Lessons from a one-year hospital-based surveillance of acute respiratory infections in Berlin- comparing case definitions to monitor influenza.

Nachtnebel M, Greutelaers B, Falkenhorst G, Jorgensen P, Dehnert M, Schweiger B, Träder C, Buda S, Eckmanns T, Wichmann O, Hellenbrand W - BMC Public Health (2012)

Incidence of respiratory infections fulfilling criteria for CD1 admitted to intensive care units (ICU) as a percentage of all admissions to ICU per calendar week. Weekly incidences are shown together with predicted incidences and 95%CI according to Poisson regression. All pH1N1 cases notified in Berlin through the national routine surveillance system, 2009-2010 are shown for comparison.
© Copyright Policy - open-access
Related In: Results  -  Collection

License
Show All Figures
getmorefigures.php?uid=PMC3362781&req=5

Figure 3: Incidence of respiratory infections fulfilling criteria for CD1 admitted to intensive care units (ICU) as a percentage of all admissions to ICU per calendar week. Weekly incidences are shown together with predicted incidences and 95%CI according to Poisson regression. All pH1N1 cases notified in Berlin through the national routine surveillance system, 2009-2010 are shown for comparison.
Mentions: We calculated the weekly incidence of all CD1-cases, CD1b cases, and CD4 cases as a percentage of all admissions to internal medicine wards and of all CD1-cases admitted to ICU as a percentage of all ICU admissions (Figure 2 and 3, Table 3). All incidences showed statistically significant changes over time. Admission of CD1b cases exhibited a biphasic pattern with a decline from 5.1% in week 50/2009 to a minimum of 1.4% in week 29/2010, with a weekly IRR of 0.99 (95%CI: 0.98-1.00). Thereafter, the IRR was 1.02 (95%CI: 1.00-1.03) per week until the end of the study period with a maximum of 5.6% in week 41 in 2010. We observed a similar pattern for CD4 cases with an IRR of 0.96 (95%CI: 0.94-0.98) per week to a minimum of 0.2% in week 25 in 2010; followed by a weekly IRR of 1.03 (95%CI: 1.00-1.06). In contrast, the incidence of all cases among ICU admissions decreased over the entire study period with an IRR of 0.98 per week (95%CI: 0.97-0.99).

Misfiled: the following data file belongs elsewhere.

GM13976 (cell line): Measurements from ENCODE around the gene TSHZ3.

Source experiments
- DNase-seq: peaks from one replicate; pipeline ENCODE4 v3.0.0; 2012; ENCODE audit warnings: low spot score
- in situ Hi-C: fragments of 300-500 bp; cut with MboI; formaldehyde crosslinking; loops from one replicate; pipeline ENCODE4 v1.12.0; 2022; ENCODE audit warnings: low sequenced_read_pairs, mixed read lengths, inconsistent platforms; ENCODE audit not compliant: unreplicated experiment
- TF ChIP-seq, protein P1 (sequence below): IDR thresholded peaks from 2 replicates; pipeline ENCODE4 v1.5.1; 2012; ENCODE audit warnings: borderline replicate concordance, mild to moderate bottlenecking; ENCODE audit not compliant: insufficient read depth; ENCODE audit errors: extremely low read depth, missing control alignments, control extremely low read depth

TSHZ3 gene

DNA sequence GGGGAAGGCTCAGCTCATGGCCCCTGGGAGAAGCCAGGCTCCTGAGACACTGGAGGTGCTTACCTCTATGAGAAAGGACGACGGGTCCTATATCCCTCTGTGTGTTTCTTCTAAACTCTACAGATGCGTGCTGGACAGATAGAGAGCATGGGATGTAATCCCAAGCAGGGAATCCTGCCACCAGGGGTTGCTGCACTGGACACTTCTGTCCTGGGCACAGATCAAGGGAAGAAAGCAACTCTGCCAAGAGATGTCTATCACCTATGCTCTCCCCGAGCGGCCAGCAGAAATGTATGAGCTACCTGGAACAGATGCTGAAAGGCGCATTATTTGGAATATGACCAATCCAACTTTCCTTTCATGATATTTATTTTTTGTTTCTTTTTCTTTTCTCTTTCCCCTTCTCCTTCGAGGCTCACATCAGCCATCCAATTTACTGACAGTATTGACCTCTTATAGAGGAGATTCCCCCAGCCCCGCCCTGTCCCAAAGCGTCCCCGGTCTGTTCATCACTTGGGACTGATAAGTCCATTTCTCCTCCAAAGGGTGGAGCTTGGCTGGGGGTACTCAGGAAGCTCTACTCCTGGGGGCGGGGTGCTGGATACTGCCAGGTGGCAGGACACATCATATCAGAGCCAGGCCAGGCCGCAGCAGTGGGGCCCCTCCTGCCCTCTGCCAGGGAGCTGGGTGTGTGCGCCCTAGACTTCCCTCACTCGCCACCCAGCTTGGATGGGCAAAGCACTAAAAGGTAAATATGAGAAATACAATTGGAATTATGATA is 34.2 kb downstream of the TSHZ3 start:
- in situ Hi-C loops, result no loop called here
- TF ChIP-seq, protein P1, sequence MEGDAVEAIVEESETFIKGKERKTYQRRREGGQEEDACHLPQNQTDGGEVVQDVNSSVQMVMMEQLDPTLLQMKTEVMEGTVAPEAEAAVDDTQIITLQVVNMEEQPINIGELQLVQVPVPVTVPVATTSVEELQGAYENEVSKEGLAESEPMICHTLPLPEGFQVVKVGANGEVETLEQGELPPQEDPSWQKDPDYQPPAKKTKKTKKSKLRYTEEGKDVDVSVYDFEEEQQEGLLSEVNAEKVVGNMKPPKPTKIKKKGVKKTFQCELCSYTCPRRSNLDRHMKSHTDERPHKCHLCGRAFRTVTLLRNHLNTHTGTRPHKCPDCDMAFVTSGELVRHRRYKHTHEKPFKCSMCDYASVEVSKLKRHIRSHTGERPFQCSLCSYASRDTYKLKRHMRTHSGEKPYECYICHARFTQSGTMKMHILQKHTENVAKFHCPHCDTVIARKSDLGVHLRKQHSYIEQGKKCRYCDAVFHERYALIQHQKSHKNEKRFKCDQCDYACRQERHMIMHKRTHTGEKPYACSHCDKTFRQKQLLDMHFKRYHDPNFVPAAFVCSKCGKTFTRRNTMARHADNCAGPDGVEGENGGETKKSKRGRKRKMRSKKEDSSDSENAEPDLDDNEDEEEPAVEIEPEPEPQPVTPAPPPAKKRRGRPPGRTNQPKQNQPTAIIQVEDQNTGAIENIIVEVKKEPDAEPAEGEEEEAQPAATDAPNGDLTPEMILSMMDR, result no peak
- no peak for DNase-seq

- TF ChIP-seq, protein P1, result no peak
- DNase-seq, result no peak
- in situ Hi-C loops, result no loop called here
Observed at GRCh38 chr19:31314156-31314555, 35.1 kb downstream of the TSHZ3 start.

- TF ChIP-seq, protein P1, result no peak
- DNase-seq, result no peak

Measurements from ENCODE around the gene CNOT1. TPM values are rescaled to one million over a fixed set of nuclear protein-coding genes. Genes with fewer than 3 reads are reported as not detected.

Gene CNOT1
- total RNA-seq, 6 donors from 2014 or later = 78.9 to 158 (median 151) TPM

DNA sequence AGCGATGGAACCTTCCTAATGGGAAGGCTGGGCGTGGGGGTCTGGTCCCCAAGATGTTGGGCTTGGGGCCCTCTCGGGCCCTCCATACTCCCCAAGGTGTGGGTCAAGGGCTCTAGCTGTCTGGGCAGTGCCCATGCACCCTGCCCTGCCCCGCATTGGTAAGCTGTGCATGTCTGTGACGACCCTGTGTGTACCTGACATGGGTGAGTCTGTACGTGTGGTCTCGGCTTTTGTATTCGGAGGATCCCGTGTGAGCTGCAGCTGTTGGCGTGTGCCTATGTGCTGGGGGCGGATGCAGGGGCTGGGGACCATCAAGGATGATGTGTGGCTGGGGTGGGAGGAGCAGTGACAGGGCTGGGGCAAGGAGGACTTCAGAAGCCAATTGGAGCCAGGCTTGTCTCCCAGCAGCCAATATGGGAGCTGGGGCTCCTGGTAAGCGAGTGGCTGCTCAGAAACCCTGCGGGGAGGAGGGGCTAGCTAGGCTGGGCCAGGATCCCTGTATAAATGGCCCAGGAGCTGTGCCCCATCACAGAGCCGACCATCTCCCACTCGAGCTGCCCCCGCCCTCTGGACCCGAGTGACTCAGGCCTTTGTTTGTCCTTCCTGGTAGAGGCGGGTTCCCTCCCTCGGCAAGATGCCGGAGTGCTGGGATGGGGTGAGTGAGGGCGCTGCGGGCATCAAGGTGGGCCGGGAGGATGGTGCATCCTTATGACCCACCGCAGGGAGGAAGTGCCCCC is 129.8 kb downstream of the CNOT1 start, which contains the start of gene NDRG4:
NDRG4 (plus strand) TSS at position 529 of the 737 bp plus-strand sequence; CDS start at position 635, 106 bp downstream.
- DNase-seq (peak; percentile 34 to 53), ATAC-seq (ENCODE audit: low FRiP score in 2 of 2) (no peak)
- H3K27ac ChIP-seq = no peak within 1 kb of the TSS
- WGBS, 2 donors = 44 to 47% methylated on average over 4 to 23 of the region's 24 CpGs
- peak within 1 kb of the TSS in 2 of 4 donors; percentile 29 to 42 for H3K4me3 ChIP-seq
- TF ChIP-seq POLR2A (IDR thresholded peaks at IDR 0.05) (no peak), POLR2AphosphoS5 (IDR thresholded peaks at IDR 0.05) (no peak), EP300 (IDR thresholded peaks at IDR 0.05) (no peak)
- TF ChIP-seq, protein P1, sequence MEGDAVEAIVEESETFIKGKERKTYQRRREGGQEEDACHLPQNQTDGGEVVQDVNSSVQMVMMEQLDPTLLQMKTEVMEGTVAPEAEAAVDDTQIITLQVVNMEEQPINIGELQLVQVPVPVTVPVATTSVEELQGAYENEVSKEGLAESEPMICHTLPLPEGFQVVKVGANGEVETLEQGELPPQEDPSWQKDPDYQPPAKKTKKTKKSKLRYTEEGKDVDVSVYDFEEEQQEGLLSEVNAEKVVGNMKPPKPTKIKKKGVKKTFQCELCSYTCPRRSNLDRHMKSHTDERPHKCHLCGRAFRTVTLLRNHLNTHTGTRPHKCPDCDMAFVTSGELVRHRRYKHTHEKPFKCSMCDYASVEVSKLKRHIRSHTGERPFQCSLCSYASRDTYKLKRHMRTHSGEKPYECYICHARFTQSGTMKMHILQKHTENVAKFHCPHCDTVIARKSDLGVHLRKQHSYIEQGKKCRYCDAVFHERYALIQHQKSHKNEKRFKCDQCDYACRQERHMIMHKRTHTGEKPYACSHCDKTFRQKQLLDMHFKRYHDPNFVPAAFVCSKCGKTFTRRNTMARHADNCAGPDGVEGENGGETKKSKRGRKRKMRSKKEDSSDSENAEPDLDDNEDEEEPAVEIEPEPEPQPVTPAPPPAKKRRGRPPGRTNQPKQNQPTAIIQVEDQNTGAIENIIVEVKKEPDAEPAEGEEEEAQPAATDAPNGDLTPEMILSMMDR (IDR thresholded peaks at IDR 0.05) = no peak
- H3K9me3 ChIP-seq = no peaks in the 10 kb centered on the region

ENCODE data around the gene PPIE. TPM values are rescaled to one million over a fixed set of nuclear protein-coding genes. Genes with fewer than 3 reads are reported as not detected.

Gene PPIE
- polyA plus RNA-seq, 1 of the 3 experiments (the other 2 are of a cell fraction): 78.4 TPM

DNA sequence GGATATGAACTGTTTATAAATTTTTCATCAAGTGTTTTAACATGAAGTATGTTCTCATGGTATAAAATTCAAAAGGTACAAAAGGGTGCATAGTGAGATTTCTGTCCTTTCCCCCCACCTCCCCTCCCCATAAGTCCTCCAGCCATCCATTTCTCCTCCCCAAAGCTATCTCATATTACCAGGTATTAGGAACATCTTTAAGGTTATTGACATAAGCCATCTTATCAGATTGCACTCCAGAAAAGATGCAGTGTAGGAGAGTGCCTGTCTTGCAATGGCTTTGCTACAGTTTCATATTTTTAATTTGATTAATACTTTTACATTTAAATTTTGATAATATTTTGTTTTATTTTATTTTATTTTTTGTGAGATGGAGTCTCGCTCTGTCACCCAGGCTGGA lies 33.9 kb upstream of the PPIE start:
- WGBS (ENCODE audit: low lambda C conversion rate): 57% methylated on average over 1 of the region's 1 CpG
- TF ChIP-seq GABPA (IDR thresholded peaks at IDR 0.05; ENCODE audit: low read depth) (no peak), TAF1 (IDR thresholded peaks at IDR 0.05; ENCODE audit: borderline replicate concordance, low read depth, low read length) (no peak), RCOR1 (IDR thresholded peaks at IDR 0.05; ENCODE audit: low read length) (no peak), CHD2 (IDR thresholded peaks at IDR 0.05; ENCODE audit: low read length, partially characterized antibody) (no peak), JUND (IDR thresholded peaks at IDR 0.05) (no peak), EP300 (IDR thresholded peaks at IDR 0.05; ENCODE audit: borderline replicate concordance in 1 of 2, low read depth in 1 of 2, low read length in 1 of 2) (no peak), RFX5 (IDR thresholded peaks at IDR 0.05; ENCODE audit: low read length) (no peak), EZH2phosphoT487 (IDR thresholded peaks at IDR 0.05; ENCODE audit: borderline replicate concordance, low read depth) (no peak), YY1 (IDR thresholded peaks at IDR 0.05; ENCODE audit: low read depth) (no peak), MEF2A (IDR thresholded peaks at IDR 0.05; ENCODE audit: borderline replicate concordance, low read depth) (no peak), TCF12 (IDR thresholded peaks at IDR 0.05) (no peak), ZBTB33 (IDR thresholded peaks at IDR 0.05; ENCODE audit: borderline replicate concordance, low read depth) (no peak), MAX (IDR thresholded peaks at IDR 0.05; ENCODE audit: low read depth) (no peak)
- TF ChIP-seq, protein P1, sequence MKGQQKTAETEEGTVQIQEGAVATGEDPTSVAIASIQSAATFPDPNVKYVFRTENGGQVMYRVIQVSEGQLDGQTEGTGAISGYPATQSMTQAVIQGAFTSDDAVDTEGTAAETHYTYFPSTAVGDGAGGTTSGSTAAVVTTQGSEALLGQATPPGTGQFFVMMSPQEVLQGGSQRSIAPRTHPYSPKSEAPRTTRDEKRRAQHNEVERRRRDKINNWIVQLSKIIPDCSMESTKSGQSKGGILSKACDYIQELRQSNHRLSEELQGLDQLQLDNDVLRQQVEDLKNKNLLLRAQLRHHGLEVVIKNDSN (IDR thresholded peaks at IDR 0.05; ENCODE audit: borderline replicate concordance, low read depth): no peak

Bottom Line: We established an RI-surveillance restricted to adults aged ≤ 65 years within the framework of a pH1N1 vaccine effectiveness study, which required active identification of RI-cases.Heterogeneity of proportions of patients admitted with RI between hospitals was significant.Although misclassification resulting from failure to obtain symptoms in the hospital information-system cannot be ruled out, a high proportion of hospitalized PCR-positive pH1N1-patients (45%) did not fulfil the SARI case-definition that included shortness of breath or difficulty breathing.

View Article: PubMed Central - HTML - PubMed

Affiliation: Department of Infectious Disease Epidemiology, Robert Koch Institute, DGZ-Ring 1, Berlin 13086, Germany. nachtnebel@post.harvard.edu

ABSTRACT

Background: Surveillance of severe acute respiratory infections (SARI) in sentinel hospitals is recommended to estimate the burden of severe influenza-cases. Therefore, we monitored patients admitted with respiratory infections (RI) in 9 Berlin hospitals from 7.12.2009 to 12.12.2010 according to different case definitions (CD) and determined the proportion of cases with influenza A(H1N1)pdm09 (pH1N1). We compared the sensitivity and specificity of CD for capturing pandemic pH1N1 cases.

Methods: We established an RI-surveillance restricted to adults aged ≤ 65 years within the framework of a pH1N1 vaccine effectiveness study, which required active identification of RI-cases. The hospital information-system was screened daily for newly admitted RI-patients. Nasopharyngeal swabs from consenting patients were tested by PCR for influenza-virus subtypes. Four clinical CD were compared in terms of capturing pH1N1-positives among hospitalized RI-patients by applying sensitivity and specificity analyses. The broadest case definition (CD1) was used for inclusion of RI-cases; the narrowest case definition (CD4) was identical to the SARI case definition recommended by ECDC/WHO.

Results: Over the study period, we identified 1,025 RI-cases, of which 283 (28%) met the ECDC/WHO SARI case definition. The percentage of SARI-cases among internal medicine admissions decreased from 3.2% (calendar-week 50-2009) to 0.2% (week 25-2010). Of 354 patients tested by PCR, 20 (6%) were pH1N1-positive. Two case definitions narrower than CD1 but -in contrast to SARI- not requiring shortness of breath yielded the largest areas under the Receiver-Operator-Curve. Heterogeneity of proportions of patients admitted with RI between hospitals was significant.

Conclusions: Comprehensive surveillance of RI cases was feasible in a network of community hospitals. In most settings, several hospitals should be included to ensure representativeness. Although misclassification resulting from failure to obtain symptoms in the hospital information-system cannot be ruled out, a high proportion of hospitalized PCR-positive pH1N1-patients (45%) did not fulfil the SARI case-definition that included shortness of breath or difficulty breathing. Thus, to assess influenza-related disease burden in hospitals, broader, alternative case definitions should be considered.

Show MeSH
Related in: MedlinePlus